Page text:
After 2017 proved a banner year for global equity markets, many investors wondered if markets could deliver similar returns in 2018. Global equity markets started the year off stronger than any year in the past two decades. Emerging market equities led the rally, delivering 8.6% followed by U.S. equities with 5.7% and international developed equities with 5.1%. There have only been four years when the S&P 500 has had a better start than in 2018, with each of those years posting double-digit gains in the first month.
Robust earnings, an improving global economic outlook and a weakening U.S. dollar have been driving global equity markets. Based on the 50% of S&P 500 companies that have already reported 4Q17 earnings, over 75% are beating both sales and earnings estimates. Consensus earnings estimates for 2018 have increased across all regions of the world, led by the emerging markets and the United States (Figure 1).
Further supporting the strength in emerging market equities and large-cap U.S. equities has been the decline in the dollar measured by the narrow U.S. Dollar index, which has fallen by 13% since early 2017 with a 3% decline just in January. The majority of the recent dollar weakness is attributed to the sudden strength in the euro. Capital flows into Europe largely explain the recent appreciation in the euro given higher than expected growth in the euro area. Furthermore, the widening U.S. fiscal and current-account deficits act as headwinds to dollar appreciation. All this continues to reinforce our long-term dollar depreciation view as the dollar exits from its previous seven-year bull market.
The durable nature of this global economic recovery has re-stoked inflation expectations, bringing 10-year U.S. Treasury yields to a three-year high of 2.73% (Figure 2). Although bond market investors were stubborn for most of 2017, pinning yields to a range of 2.0– 2.6%, the breakout to 2.7% and above shows that the bond market is starting to agree with the equity markets that global economies are likely to finally grow above trend. We expect yields to continue to drift higher.
The logical question after such a heady start to the year on top of already strong gains in 2017 is, what type of upside is left or are the equity markets vulnerable to a correction? We answer that question with our investment process framework of valuations, fundamentals and sentiment.
Valuation is high on most measures such as the Shiller PE, price/ book and price/earnings ratios and can act as a headwind to forward equity returns over long-term investment horizons such as ten years. In the intermediate term of one to two years, valuations tend to be a fickle if not poor indicator for forward looking returns. In the world of multi-asset investing, however, equities are clearly more attractive than bonds; bond yields are far too low given the economic outlook. The sharp move higher in bond yields has begun to leave investors questioning at what point it will begin to impact equity valuations. Although it’s difficult to point to a critical level, it is important to note that the move higher has been driven mostly by the continued momentum in global growth, which is a positive for equities.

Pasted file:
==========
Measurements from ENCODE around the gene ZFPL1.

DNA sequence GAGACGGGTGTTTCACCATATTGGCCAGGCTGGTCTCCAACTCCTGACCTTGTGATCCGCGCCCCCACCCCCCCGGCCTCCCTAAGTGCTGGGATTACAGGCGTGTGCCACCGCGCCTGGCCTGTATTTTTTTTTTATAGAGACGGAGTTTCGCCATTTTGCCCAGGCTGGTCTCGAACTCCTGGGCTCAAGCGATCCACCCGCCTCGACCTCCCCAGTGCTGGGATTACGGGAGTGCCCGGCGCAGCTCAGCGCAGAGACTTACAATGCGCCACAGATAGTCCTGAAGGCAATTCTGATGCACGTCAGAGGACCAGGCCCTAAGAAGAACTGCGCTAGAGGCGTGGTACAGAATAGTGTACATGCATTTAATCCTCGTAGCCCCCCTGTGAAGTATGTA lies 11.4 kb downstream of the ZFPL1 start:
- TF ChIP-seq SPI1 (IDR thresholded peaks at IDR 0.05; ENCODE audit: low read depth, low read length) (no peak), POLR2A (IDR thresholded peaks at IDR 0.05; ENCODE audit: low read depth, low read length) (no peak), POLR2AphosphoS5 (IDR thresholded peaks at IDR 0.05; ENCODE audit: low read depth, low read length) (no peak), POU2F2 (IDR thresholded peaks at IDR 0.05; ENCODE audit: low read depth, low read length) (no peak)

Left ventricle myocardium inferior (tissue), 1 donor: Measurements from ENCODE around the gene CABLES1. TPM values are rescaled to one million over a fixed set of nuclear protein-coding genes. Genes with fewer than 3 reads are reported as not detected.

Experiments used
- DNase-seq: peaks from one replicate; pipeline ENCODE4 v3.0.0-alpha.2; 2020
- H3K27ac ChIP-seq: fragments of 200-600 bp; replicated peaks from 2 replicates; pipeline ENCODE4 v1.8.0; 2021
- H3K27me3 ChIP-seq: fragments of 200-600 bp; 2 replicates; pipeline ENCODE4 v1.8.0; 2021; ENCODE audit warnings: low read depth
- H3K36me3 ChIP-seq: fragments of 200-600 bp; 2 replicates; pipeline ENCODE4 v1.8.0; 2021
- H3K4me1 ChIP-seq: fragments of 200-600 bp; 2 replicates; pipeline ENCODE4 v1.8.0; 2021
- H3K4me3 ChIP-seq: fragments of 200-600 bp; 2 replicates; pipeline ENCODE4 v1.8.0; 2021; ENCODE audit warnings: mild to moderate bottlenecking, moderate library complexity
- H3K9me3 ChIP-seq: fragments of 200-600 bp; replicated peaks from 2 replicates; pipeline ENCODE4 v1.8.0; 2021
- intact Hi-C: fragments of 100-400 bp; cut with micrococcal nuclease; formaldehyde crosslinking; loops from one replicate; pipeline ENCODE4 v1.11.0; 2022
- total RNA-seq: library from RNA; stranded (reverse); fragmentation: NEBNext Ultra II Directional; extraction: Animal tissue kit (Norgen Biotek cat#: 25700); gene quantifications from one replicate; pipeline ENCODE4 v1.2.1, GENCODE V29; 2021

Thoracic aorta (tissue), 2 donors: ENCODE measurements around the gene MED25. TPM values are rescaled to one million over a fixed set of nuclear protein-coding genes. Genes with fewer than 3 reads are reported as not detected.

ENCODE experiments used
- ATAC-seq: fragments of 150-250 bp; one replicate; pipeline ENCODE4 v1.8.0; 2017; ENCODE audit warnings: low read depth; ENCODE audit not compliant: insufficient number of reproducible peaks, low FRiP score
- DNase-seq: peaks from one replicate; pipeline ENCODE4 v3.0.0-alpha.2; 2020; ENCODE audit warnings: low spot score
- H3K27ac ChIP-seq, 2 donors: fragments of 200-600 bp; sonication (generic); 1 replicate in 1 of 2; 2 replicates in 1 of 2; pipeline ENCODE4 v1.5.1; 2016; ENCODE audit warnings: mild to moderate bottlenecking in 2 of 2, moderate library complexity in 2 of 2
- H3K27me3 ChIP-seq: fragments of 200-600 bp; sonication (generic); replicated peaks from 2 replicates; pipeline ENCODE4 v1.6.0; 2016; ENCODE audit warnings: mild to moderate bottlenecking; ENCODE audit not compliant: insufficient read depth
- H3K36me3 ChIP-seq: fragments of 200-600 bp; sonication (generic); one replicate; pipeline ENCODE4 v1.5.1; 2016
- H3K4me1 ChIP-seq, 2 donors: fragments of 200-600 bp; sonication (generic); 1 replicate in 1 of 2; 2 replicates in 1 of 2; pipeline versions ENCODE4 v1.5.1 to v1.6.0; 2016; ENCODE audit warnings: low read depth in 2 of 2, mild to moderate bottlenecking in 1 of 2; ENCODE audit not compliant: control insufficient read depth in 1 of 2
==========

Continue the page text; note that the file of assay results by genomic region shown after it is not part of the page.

Fundamentals — which incorporate monetary policy rates, earnings, business investment and consumption — are strong and improving. Global activity remains supportive, with upward revisions to growth estimates across regions. The same can be said for earnings revisions as the trend remains higher across the majority of the markets we track, while higher commodity prices and a weaker U.S. dollar should continue to be tailwinds for earnings in the near term.
Sentiment across a number of our indicators is fairly extended, as we have seen record inflows into equities to begin the year. While we are mindful that these conditions leave the market vulnerable to a shock, using these indicators to time the onset of a correction has proven less effective.
Our portfolio remains positioned for a positive global growth outlook. Our long held constructive view on the emerging markets remains, even in light of some temporary relative weakness. We think economic data are still a positive and not too much of a good thing. While mindful that the cycle may be late in calendar years, we see our economic activity models and earnings projections telling us equities can stay well supported.
In summary, we are mindful of risks on the horizon given the current state of our sentiment indicators. Nevertheless, we are comfortable with a positive bias towards equities, given the relative valuations of equities versus bonds and the fundamental underpinning of a strong global growth environment.
Multi-Asset Strategies and Solutions Team
Voya Investment Management’s Multi-Asset Strategies and Solutions (MASS) team manages the firm’s suite of multi-asset solutions designed to help investors achieve their long term objectives. The team consists of 25 investment professionals who have deep expertise in asset allocation, manager selection and research, quantitative research, portfolio implementation and actuarial sciences. Within MASS, the Asset Allocation team, led by Barbara Reinhard, is responsible for constructing strategic asset allocations based on its long-term views. The team also employs a tactical asset allocation approach, driven by market fundamentals, valuation and sentiment, which is designed to capture market anomalies and reduce portfolio risk.
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